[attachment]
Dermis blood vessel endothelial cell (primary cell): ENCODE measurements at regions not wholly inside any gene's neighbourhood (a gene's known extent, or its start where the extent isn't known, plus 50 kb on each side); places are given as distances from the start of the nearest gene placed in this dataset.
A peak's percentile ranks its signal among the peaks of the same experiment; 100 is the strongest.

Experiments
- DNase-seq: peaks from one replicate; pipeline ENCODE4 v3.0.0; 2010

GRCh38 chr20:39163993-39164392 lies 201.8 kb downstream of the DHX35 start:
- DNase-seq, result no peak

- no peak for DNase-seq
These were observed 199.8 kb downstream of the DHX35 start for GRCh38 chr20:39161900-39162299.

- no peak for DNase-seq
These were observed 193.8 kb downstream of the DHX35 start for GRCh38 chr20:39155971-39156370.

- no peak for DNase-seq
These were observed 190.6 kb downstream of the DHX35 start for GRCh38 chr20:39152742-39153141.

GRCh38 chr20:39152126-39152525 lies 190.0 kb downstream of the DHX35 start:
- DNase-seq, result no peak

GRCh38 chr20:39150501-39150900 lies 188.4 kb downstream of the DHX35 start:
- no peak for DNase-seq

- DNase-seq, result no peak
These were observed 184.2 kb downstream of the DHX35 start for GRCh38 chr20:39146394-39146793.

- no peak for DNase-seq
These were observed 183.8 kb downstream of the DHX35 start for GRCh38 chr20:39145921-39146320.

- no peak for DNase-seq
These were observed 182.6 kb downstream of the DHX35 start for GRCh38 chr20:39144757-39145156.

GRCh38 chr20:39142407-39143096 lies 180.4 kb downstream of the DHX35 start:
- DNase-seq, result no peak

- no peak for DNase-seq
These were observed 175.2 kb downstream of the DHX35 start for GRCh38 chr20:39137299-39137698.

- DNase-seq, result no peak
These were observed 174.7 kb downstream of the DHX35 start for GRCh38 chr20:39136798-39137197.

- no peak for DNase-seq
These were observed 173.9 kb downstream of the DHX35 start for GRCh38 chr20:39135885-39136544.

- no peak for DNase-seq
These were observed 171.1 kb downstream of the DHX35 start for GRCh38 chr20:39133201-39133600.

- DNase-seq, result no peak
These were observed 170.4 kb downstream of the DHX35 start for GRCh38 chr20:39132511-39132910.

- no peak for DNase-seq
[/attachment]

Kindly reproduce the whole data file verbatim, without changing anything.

Dermis blood vessel endothelial cell (primary cell): ENCODE measurements at regions not wholly inside any gene's neighbourhood (a gene's known extent, or its start where the extent isn't known, plus 50 kb on each side); places are given as distances from the start of the nearest gene placed in this dataset.
A peak's percentile ranks its signal among the peaks of the same experiment; 100 is the strongest.

Experiments
- DNase-seq: peaks from one replicate; pipeline ENCODE4 v3.0.0; 2010

GRCh38 chr20:39163993-39164392 lies 201.8 kb downstream of the DHX35 start:
- DNase-seq, result no peak

- no peak for DNase-seq
These were observed 199.8 kb downstream of the DHX35 start for GRCh38 chr20:39161900-39162299.

- no peak for DNase-seq
These were observed 193.8 kb downstream of the DHX35 start for GRCh38 chr20:39155971-39156370.

- no peak for DNase-seq
These were observed 190.6 kb downstream of the DHX35 start for GRCh38 chr20:39152742-39153141.

GRCh38 chr20:39152126-39152525 lies 190.0 kb downstream of the DHX35 start:
- DNase-seq, result no peak

GRCh38 chr20:39150501-39150900 lies 188.4 kb downstream of the DHX35 start:
- no peak for DNase-seq

- DNase-seq, result no peak
These were observed 184.2 kb downstream of the DHX35 start for GRCh38 chr20:39146394-39146793.

- no peak for DNase-seq
These were observed 183.8 kb downstream of the DHX35 start for GRCh38 chr20:39145921-39146320.

- no peak for DNase-seq
These were observed 182.6 kb downstream of the DHX35 start for GRCh38 chr20:39144757-39145156.

GRCh38 chr20:39142407-39143096 lies 180.4 kb downstream of the DHX35 start:
- DNase-seq, result no peak

- no peak for DNase-seq
These were observed 175.2 kb downstream of the DHX35 start for GRCh38 chr20:39137299-39137698.

- DNase-seq, result no peak
These were observed 174.7 kb downstream of the DHX35 start for GRCh38 chr20:39136798-39137197.

- no peak for DNase-seq
These were observed 173.9 kb downstream of the DHX35 start for GRCh38 chr20:39135885-39136544.

- no peak for DNase-seq
These were observed 171.1 kb downstream of the DHX35 start for GRCh38 chr20:39133201-39133600.

- DNase-seq, result no peak
These were observed 170.4 kb downstream of the DHX35 start for GRCh38 chr20:39132511-39132910.

- no peak for DNase-seq